Another possible source is the Middle Dutch word "krickstoel", meaning a long low stool used for kneeling in church and which resembled the long low wicket with two stumps used in early cricket. According to Heiner Gillmeister, a European language expert of Bonn University, "cricket" derives from the Middle Dutch phrase for hockey, met de sen. Gillmeister has suggested that not only the name but the sport itself may be of Flemish origin. Although the main object of the game has always been to score the most runs, the early form of cricket differed from the modern game in certain key technical aspects; the ball was bowled underarm by the bowler and all along the ground towards a batsman armed with a bat that, in shape, resembled a hockey stick.
Kent county cricket teams
Kent county cricket teams have been traced back to the 17th century but the county's involvement in cricket goes back much further than that. Kent, jointly with Sussex, is accepted as the birthplace of the sport, it is believed that cricket was first played by children living on the Weald in Saxon or Norman times. The world's earliest known organised match was held in Kent c.1611 and the county has always been at the forefront of cricket's development through the growth of village cricket in the 17th century to representative matches in the 18th. A Kent team took part in the earliest known inter-county match, played on Dartford Brent in 1709. Several famous players and patrons were involved in Kent cricket from until the creation of the first county club in 1842. Among them were William Bedle, Robert Colchin and the 3rd Duke of Dorset. Kent were regarded as the strongest county team in the first half of the 18th century and were always one of the main challengers to the dominance of Hambledon in the second half.
County cricket ceased through the Napoleonic War and was resurrected in 1826 when Kent played Sussex. By the 1830s, Kent remained so until mid-century. Cricket is believed to have developed out of other bat-and-ball games and was first played in early medieval times to the south and south-east of London in the geographical areas of the North Downs, the South Downs and the Weald; the world's earliest known organised match took place in c. 1611, at Chevening. A court case described it as a "cricketing of the Weald and the Upland versus the Chalk Hill". Cricket became established in Kent and its neighbouring counties through the 17th century with the development of village cricket and it is possible that the earliest county teams were formed in the aftermath of the Restoration in 1660. In 1705, a newspaper recorded an 11-a-side match between West of Kent and Chatham at a place called "Maulden", which does not exist. Historians have surmised that the venue must have been either Malling. Four years the earliest known inter-county match took place when a Kent side and one from Surrey played against each other on Dartford Brent.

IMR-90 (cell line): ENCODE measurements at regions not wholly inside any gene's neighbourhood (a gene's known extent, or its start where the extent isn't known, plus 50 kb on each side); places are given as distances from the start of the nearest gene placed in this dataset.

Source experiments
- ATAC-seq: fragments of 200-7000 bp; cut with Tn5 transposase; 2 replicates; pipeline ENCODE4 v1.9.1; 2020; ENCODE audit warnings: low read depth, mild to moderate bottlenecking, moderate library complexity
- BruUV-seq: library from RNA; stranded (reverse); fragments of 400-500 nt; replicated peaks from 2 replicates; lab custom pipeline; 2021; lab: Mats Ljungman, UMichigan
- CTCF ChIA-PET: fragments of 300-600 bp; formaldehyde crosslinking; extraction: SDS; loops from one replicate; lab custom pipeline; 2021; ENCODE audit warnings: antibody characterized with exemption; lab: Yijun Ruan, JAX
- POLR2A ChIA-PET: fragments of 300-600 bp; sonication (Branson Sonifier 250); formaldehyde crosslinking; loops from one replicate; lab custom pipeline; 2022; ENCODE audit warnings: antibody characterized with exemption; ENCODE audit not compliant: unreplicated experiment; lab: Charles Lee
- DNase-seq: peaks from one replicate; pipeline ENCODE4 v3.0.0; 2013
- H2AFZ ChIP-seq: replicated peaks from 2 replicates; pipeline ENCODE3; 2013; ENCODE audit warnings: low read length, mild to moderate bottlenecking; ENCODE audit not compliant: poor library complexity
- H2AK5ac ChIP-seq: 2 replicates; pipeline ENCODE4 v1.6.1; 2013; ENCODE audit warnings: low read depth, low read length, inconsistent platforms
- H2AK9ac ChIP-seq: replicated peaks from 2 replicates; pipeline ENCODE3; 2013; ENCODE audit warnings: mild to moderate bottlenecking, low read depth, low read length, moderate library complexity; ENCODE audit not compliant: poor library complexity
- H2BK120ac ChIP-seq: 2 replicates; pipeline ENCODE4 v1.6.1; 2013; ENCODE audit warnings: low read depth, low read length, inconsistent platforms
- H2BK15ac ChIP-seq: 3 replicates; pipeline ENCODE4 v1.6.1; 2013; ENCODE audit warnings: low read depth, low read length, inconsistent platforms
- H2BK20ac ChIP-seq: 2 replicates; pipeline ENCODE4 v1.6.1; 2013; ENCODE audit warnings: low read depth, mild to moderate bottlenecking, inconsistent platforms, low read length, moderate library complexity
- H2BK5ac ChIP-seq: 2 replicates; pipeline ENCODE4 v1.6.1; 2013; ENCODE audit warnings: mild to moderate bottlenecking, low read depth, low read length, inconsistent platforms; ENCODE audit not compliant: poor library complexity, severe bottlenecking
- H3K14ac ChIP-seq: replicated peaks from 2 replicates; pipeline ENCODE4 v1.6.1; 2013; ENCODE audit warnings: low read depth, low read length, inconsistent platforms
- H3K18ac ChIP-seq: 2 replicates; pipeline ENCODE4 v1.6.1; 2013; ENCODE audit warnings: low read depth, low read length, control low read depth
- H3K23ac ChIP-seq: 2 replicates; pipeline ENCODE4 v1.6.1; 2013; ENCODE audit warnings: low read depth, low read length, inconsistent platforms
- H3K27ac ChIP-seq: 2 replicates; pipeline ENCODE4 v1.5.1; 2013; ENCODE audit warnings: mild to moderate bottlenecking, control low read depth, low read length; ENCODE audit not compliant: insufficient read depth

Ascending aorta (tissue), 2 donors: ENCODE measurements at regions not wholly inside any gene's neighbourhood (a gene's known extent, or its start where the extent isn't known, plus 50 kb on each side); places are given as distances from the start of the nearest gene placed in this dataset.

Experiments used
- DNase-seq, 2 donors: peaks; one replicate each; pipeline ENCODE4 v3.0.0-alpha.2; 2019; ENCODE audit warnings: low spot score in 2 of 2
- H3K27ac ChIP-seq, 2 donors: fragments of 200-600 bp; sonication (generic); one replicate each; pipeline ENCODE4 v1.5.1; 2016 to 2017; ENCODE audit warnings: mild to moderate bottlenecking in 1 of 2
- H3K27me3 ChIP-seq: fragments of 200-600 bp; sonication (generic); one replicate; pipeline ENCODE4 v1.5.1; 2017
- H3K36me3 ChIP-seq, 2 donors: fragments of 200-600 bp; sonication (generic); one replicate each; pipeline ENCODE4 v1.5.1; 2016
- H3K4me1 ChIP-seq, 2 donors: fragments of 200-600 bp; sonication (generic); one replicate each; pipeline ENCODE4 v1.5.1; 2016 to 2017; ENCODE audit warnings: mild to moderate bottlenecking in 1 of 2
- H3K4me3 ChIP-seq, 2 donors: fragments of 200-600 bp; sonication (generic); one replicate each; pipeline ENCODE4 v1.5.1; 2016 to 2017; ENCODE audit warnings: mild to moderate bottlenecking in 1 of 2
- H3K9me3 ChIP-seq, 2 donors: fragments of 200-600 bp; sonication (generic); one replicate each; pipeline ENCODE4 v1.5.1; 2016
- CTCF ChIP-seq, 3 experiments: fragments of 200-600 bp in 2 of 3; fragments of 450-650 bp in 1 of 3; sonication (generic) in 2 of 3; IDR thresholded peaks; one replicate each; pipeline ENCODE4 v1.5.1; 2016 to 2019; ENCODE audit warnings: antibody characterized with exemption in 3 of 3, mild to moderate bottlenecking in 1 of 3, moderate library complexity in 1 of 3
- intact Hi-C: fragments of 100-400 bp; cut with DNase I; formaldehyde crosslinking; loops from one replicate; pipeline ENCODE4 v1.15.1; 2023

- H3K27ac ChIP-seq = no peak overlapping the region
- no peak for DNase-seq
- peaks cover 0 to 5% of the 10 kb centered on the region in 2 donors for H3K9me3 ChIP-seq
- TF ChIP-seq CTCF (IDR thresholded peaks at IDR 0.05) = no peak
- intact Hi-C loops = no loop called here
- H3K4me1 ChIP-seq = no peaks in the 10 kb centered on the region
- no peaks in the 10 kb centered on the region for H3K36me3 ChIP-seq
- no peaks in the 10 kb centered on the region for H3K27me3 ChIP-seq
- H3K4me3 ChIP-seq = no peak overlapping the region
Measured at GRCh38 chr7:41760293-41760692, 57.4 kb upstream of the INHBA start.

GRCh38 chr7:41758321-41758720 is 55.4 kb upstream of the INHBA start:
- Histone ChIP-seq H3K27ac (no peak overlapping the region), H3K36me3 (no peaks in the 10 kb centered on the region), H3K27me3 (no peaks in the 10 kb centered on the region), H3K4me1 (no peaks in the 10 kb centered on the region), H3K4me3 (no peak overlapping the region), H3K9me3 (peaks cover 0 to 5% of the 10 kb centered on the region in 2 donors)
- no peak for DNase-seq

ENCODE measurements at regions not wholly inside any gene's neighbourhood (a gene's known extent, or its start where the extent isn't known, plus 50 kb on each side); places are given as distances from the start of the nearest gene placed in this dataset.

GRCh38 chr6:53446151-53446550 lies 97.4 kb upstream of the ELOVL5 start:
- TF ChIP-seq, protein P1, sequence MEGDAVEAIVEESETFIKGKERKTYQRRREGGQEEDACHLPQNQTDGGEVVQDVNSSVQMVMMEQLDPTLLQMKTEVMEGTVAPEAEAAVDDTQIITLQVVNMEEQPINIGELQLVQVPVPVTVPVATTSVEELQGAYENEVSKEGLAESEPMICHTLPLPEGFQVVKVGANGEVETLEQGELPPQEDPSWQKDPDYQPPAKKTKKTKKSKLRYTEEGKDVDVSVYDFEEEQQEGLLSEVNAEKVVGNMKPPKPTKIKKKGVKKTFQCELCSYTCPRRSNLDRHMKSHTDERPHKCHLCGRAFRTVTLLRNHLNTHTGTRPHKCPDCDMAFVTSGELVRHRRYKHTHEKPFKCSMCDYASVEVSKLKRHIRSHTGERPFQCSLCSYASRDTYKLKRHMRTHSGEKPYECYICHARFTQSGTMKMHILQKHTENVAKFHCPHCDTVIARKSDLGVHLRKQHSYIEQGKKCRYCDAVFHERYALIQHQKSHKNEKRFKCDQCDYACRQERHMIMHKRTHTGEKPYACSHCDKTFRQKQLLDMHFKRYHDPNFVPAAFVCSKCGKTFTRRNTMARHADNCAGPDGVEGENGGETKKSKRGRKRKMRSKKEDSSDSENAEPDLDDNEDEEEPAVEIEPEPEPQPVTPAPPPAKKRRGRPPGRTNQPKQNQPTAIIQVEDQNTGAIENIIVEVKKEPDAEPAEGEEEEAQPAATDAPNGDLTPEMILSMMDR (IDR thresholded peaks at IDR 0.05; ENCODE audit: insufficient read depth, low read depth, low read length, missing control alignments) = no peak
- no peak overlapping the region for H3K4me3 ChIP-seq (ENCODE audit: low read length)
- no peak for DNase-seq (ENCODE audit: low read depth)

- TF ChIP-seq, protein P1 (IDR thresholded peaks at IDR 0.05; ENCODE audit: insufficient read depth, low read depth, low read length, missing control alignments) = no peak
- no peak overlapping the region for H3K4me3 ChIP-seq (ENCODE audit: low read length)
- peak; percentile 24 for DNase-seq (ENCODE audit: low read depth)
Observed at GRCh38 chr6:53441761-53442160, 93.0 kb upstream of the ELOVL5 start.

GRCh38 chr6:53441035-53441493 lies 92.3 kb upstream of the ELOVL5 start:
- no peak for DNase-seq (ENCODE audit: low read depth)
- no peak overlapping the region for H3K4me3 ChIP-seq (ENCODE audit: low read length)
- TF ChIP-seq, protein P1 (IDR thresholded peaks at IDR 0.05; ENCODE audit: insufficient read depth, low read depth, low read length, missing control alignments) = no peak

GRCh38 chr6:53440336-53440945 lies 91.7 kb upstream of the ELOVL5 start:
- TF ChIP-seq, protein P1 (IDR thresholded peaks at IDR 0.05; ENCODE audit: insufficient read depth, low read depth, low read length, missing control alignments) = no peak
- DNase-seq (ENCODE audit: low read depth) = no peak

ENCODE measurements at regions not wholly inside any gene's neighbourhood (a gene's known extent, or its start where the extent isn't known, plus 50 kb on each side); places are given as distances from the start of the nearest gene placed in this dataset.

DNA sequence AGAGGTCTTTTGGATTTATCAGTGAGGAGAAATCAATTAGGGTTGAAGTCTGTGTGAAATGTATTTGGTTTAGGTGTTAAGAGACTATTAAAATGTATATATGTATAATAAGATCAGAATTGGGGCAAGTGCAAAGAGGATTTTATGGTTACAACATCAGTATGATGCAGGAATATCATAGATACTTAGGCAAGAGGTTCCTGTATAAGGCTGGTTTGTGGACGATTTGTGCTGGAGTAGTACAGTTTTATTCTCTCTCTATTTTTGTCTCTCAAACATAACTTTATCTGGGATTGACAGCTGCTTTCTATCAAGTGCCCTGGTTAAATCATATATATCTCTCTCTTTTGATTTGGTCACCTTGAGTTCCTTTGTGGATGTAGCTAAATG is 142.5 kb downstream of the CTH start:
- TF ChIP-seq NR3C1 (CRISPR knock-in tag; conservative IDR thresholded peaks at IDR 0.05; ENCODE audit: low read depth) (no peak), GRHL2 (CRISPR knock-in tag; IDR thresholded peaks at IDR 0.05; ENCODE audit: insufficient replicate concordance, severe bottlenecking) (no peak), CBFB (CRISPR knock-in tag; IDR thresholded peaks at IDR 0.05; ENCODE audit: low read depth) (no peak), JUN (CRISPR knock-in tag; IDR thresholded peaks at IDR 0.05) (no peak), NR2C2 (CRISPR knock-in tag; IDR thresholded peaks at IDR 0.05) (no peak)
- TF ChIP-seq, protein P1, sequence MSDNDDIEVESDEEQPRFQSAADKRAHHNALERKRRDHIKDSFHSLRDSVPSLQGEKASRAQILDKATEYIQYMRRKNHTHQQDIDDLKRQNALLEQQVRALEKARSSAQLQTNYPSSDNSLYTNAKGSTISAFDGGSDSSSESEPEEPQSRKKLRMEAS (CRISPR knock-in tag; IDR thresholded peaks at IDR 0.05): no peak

It is believed, as asserted by G. B. Buckley, that "inter-county matches" till about 1730 were inter-parish matches involving two villages on either side of a county boundary. Dartford was an important club in the first half of the 18th century and its team at this time featured William Bedle, acknowledged to have been cricket's first great player; the 1709 match is the earliest known mention of Dartford Brent as a venue. The Association of Cricket Statisticians and Historians considers Kent to be one of cricket's "major counties" throughout its entire history and rates all Kent county matches in the 18th and 19th centuries, as well as many played by teams called East Kent or West Kent, as first-class; the ACS have explained that any match between a strong Kent eleven and another top-class team justifies the classification but caution is needed with nomenclature because of the different committees and sponsors who organised the games and would sometimes use team names other than "Kent". Dartford came under the patronage of Edwin Stead through the 1720s and its team became representative of Kent as a county playing against teams from Sussex.